(Denver Post, Aug. 28) I wish Tom Tancredo was Governor of Colorado. I wish Scott McInnis was. Heck, I wish the ill–starred Dan Maes was governor. Any Republican, any conservative, rather than the limousine liberal Democrat we’re stuck with, John Hickenlooper.
Whence these idle fantasies? Not heat stroke from recent egg–frying temperatures. Not oxygen deprivation from my annual 14er climb. No, it started when I found myself seated between Tancredo and McInnis at a GOP luncheon on Aug. 10, the anniversary of Scott’s shocking loss to Maes in last year’s gubernatorial primary.
Tancredo, you remember, was so sure neither man could beat Hickenlooper that he demanded both quit—then bolted and ran as the American Constitution Party nominee. The final numbers in a campaign most of us would like to forget were Hick 51%, Tank 37%, and Maes 11%. Ouch.
Someone said this luncheon was the first time Scott and Tom, formerly congressional colleagues, had seen each other since then. Nothing untoward occurred, and the occasion went in the file drawer of funny coincidences. But that awful August flashback got me wondering whether our party has learned enough from its debacle in 2010 to count on carrying Colorado in 2012.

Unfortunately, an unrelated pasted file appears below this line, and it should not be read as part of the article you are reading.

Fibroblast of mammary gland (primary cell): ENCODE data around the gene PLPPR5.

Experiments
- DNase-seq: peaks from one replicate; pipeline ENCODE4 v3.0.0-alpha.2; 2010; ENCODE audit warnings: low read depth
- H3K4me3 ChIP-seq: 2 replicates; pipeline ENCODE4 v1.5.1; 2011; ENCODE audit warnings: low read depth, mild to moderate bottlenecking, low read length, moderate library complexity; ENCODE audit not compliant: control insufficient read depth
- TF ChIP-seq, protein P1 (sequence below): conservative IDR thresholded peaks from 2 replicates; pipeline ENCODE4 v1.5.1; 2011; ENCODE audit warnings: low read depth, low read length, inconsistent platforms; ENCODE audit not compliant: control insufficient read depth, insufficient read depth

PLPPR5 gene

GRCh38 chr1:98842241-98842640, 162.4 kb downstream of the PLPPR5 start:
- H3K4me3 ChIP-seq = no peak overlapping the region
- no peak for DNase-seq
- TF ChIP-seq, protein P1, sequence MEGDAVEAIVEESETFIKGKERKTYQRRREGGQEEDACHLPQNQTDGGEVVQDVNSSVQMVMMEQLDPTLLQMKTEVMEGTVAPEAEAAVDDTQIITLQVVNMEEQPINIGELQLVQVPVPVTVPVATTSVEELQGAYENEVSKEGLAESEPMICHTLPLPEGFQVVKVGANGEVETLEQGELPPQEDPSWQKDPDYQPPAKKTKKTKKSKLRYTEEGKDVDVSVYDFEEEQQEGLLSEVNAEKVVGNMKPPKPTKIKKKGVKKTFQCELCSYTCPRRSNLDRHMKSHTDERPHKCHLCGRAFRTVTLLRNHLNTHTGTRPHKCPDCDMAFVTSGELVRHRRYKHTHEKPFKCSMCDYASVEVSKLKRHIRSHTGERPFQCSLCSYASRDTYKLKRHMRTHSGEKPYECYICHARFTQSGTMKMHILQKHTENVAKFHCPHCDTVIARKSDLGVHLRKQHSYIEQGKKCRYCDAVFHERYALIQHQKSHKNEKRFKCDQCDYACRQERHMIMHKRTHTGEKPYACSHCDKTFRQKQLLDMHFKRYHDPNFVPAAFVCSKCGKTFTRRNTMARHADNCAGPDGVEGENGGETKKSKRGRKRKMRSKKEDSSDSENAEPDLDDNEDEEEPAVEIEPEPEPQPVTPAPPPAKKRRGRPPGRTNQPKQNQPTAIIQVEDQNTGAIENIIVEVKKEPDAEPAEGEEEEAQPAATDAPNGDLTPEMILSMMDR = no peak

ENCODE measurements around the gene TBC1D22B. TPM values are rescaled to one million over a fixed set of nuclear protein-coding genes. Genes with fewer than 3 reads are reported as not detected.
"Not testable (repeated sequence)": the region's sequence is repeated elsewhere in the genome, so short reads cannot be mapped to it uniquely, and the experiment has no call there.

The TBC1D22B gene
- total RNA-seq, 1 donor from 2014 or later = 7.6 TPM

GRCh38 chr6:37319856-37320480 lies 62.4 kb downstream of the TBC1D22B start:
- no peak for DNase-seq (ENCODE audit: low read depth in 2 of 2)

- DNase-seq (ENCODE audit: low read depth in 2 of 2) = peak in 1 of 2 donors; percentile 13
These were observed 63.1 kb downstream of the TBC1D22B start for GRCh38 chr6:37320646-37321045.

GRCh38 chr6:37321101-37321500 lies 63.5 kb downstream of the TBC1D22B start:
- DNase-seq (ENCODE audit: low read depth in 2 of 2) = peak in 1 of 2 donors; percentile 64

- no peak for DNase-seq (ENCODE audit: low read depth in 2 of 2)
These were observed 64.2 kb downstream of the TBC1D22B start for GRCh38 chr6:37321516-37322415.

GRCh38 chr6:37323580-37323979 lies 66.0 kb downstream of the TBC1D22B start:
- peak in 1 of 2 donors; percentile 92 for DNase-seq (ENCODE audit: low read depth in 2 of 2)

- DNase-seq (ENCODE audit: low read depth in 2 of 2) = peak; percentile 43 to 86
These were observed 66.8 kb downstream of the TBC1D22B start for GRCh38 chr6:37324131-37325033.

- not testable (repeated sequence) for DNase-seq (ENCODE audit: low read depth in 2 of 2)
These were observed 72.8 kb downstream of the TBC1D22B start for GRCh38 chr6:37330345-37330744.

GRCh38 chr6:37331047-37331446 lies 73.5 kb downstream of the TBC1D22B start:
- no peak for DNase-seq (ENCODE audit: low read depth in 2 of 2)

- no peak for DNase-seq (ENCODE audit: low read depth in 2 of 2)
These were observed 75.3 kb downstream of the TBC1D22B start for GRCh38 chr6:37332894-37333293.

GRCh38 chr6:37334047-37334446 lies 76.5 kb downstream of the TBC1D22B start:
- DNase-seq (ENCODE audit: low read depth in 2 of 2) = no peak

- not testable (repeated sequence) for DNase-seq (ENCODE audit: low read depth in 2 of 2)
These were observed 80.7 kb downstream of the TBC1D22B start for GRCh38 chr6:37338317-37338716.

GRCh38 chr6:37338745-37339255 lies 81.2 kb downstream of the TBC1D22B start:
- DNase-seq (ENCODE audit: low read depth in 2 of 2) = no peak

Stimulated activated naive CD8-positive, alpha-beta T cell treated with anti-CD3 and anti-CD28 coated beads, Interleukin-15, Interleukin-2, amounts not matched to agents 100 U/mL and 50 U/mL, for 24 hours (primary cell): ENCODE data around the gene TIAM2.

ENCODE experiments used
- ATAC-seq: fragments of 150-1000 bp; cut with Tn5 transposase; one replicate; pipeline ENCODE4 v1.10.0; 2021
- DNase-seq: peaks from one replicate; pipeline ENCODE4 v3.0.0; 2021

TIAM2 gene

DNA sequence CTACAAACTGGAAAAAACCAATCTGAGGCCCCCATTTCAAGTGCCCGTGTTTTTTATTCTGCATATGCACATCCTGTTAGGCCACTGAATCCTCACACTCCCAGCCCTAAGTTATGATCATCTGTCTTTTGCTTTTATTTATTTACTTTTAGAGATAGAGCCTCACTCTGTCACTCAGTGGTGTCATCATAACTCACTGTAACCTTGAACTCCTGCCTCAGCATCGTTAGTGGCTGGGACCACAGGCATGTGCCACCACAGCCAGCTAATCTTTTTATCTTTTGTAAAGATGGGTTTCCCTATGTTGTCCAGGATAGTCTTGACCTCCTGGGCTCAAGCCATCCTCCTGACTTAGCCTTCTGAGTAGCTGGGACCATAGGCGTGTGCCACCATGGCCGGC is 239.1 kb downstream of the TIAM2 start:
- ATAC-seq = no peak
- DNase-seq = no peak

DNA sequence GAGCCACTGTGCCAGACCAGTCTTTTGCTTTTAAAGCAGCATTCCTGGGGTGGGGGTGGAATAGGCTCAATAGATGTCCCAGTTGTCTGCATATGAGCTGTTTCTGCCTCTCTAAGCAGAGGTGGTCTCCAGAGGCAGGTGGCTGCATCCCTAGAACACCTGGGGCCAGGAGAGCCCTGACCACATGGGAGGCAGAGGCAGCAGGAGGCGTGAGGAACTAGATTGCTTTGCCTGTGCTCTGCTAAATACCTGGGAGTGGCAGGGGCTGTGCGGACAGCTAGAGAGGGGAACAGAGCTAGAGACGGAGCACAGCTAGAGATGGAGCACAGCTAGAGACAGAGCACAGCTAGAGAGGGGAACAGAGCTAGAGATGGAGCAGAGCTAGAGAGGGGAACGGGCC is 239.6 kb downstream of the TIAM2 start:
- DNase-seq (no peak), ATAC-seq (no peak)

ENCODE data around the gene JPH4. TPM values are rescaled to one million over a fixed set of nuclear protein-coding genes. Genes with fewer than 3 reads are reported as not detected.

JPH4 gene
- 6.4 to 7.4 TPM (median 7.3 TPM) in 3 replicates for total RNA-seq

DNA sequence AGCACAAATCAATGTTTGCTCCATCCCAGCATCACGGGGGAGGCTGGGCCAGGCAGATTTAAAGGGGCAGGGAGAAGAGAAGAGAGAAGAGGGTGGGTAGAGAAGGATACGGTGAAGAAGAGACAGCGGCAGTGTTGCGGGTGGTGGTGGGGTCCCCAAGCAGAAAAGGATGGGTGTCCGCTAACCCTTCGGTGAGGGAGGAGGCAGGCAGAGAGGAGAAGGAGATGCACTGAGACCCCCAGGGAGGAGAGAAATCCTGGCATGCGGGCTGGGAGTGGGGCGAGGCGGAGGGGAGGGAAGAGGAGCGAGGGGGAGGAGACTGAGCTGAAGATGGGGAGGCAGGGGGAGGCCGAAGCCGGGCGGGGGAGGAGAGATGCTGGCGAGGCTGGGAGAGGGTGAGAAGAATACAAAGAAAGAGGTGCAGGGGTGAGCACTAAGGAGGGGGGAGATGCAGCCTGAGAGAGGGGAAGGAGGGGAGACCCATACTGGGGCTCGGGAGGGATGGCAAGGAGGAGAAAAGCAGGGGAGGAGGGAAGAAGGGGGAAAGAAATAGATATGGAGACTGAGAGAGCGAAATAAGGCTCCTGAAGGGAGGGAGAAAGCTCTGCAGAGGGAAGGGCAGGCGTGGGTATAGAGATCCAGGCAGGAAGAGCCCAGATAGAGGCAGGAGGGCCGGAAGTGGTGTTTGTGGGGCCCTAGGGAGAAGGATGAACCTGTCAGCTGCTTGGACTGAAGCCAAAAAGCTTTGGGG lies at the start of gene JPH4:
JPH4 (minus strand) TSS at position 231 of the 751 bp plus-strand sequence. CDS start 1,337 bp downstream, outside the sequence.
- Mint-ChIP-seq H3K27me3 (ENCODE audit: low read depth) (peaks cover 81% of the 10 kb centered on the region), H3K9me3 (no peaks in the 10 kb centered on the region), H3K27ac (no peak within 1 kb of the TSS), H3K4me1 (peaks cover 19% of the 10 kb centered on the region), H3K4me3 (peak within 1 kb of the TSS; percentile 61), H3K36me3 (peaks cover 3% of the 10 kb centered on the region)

My daydream of reclaiming the governorship isn’t on tap next year—perhaps just as well, since the GOP has lost five straight contests since 2004 for that seat and for U.S. Senate. So coloring the state a Republican red again in 14 months would mean winning the Colorado House and Senate, keeping or improving our 4–3 edge in congressional seats, and above all, delivering nine electoral votes against President Barack Obama.
Can the Grand Old Party do that? Part of the answer will depend on organizational and fundraising efforts by young state chairman Ryan Call, elected last winter after veteran chairman *** Wadhams stood down.